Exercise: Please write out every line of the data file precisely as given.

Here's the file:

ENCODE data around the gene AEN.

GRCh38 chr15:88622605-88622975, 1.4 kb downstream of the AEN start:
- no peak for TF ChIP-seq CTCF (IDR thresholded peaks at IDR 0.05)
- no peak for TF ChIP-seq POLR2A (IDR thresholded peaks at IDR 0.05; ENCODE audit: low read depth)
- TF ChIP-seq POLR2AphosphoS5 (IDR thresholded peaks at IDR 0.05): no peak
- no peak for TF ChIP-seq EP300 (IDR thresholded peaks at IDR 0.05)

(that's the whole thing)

ENCODE data around the gene AEN.

GRCh38 chr15:88622605-88622975, 1.4 kb downstream of the AEN start:
- no peak for TF ChIP-seq CTCF (IDR thresholded peaks at IDR 0.05)
- no peak for TF ChIP-seq POLR2A (IDR thresholded peaks at IDR 0.05; ENCODE audit: low read depth)
- TF ChIP-seq POLR2AphosphoS5 (IDR thresholded peaks at IDR 0.05): no peak
- no peak for TF ChIP-seq EP300 (IDR thresholded peaks at IDR 0.05)